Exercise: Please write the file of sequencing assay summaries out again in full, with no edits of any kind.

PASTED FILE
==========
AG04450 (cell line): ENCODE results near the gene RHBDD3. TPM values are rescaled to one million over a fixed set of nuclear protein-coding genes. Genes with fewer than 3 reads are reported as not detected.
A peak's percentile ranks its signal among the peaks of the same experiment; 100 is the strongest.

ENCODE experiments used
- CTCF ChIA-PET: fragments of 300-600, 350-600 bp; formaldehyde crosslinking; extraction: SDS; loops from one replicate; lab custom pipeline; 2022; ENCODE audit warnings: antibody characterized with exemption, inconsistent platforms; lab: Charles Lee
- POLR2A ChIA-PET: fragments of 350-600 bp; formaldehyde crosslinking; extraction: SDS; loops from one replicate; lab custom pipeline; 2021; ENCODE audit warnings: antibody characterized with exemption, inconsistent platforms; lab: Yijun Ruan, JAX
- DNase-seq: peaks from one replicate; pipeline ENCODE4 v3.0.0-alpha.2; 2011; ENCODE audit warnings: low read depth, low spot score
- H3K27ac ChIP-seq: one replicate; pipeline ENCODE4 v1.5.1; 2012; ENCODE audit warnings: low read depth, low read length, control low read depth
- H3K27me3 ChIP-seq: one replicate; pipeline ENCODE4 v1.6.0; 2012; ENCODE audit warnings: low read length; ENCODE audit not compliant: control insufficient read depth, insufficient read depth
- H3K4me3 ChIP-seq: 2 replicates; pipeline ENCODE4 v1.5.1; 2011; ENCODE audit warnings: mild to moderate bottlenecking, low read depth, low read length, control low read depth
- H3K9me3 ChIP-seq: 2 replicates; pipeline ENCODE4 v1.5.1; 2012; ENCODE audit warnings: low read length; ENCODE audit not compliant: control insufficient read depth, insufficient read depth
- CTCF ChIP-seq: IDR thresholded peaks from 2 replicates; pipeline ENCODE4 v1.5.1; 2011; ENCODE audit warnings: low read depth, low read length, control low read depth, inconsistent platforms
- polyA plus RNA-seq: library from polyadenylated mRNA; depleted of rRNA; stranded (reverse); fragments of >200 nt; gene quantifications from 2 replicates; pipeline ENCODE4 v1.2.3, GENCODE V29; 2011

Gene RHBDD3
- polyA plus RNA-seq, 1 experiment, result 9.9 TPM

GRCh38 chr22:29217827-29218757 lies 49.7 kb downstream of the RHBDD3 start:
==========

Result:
AG04450 (cell line): ENCODE results near the gene RHBDD3. TPM values are rescaled to one million over a fixed set of nuclear protein-coding genes. Genes with fewer than 3 reads are reported as not detected.
A peak's percentile ranks its signal among the peaks of the same experiment; 100 is the strongest.

ENCODE experiments used
- CTCF ChIA-PET: fragments of 300-600, 350-600 bp; formaldehyde crosslinking; extraction: SDS; loops from one replicate; lab custom pipeline; 2022; ENCODE audit warnings: antibody characterized with exemption, inconsistent platforms; lab: Charles Lee
- POLR2A ChIA-PET: fragments of 350-600 bp; formaldehyde crosslinking; extraction: SDS; loops from one replicate; lab custom pipeline; 2021; ENCODE audit warnings: antibody characterized with exemption, inconsistent platforms; lab: Yijun Ruan, JAX
- DNase-seq: peaks from one replicate; pipeline ENCODE4 v3.0.0-alpha.2; 2011; ENCODE audit warnings: low read depth, low spot score
- H3K27ac ChIP-seq: one replicate; pipeline ENCODE4 v1.5.1; 2012; ENCODE audit warnings: low read depth, low read length, control low read depth
- H3K27me3 ChIP-seq: one replicate; pipeline ENCODE4 v1.6.0; 2012; ENCODE audit warnings: low read length; ENCODE audit not compliant: control insufficient read depth, insufficient read depth
- H3K4me3 ChIP-seq: 2 replicates; pipeline ENCODE4 v1.5.1; 2011; ENCODE audit warnings: mild to moderate bottlenecking, low read depth, low read length, control low read depth
- H3K9me3 ChIP-seq: 2 replicates; pipeline ENCODE4 v1.5.1; 2012; ENCODE audit warnings: low read length; ENCODE audit not compliant: control insufficient read depth, insufficient read depth
- CTCF ChIP-seq: IDR thresholded peaks from 2 replicates; pipeline ENCODE4 v1.5.1; 2011; ENCODE audit warnings: low read depth, low read length, control low read depth, inconsistent platforms
- polyA plus RNA-seq: library from polyadenylated mRNA; depleted of rRNA; stranded (reverse); fragments of >200 nt; gene quantifications from 2 replicates; pipeline ENCODE4 v1.2.3, GENCODE V29; 2011

Gene RHBDD3
- polyA plus RNA-seq, 1 experiment, result 9.9 TPM

GRCh38 chr22:29217827-29218757 lies 49.7 kb downstream of the RHBDD3 start: